Subjective evaluation of health in old age: The role of immigration status and social environment

Research output: Contribution to journalArticlepeer-review

25 Scopus citations


The study investigated the role of immigration status on self-rated health, general health, and well-being among elderly persons by comparing two groups of elderly persons who immigrated from Eastern European countries to Israel-veterans and new immigrants. It also examined the factors that explain self-rated health in both groups. Data for this study (n = 784) were taken from a study based on structured home interviews of a random sample of Israeli Jewish elderly (70+) conducted in 1994. The results show that the new immigrants are younger and have higher education than the veterans, but their economic status is lower and they have a lower percentage of men and married persons. The new immigrants also rank themselves lower than the veterans on a variety of measures of health and psycho-social well-being. It is suggested that the stress caused by immigration and factors related to the standard of living and health services in the countries of origin outweigh the relative advantage that the new immigrants have, in terms of age and education, in influencing their health and well-being. Self-rated health among the new immigrants is explained mainly by objective measures of health, economic status and a feeling of control over life, while among the veterans it is explained by these variables as well as by other psycho-social variables such as self-esteem and social support. These findings suggest careful analyses of subjective evaluations of health in different socio-cultural subgroups in society for theoretical reasons and for purposes of planning interventions directed to promote health and psycho-social well-being of elderly persons on the community level.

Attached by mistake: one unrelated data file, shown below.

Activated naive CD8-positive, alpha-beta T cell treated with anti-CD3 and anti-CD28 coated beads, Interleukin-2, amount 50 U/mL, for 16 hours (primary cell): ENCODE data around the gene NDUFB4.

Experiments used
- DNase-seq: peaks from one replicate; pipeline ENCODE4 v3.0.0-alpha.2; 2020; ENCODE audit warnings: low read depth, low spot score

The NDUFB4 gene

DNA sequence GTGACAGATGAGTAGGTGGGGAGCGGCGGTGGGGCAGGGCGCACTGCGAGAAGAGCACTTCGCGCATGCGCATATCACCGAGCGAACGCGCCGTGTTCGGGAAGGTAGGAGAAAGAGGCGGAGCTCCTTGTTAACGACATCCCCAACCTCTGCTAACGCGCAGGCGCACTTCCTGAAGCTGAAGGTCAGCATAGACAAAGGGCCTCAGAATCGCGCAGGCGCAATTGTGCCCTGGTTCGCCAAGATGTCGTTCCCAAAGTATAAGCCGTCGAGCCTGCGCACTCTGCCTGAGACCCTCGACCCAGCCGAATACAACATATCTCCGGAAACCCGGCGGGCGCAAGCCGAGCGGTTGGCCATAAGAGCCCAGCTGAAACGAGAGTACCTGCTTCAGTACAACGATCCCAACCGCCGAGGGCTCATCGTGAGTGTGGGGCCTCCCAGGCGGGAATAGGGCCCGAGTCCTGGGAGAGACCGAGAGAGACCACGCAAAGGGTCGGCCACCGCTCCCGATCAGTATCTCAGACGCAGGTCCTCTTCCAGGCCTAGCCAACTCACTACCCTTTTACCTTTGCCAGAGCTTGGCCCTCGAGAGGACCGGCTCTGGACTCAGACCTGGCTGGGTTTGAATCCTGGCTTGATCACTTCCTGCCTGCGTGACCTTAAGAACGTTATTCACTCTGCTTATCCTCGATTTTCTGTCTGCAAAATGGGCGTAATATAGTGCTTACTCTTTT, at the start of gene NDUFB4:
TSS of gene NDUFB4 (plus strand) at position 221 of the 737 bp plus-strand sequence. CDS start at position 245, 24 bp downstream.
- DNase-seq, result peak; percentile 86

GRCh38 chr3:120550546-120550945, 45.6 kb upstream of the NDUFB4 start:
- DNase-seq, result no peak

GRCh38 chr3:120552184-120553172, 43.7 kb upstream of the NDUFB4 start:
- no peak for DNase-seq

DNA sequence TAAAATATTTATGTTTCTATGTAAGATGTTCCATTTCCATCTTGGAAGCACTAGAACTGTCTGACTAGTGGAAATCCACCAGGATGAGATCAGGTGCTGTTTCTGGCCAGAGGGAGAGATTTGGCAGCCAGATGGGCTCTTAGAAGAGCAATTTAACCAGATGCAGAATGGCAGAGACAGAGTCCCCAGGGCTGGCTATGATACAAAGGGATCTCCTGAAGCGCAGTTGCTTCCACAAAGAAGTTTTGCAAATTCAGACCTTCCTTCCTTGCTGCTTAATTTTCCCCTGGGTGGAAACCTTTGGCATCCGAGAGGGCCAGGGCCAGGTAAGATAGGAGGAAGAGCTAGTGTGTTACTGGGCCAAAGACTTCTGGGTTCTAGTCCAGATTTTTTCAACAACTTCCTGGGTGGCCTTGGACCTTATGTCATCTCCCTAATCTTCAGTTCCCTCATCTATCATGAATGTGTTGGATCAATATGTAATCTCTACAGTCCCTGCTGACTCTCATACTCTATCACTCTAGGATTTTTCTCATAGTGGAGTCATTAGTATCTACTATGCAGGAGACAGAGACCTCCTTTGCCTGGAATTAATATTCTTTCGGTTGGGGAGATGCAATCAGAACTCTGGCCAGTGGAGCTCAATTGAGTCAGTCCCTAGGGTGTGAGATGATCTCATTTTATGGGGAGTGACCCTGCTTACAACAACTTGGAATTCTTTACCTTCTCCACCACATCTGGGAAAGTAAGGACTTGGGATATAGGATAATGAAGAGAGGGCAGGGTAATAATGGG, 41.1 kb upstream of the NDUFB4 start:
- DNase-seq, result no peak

Original languageEnglish
Pages (from-to)91-105
Number of pages15
JournalInternational Journal of Aging and Human Development
Issue number2
StatePublished - 27 Nov 2001


Dive into the research topics of 'Subjective evaluation of health in old age: The role of immigration status and social environment'. Together they form a unique fingerprint.

Cite this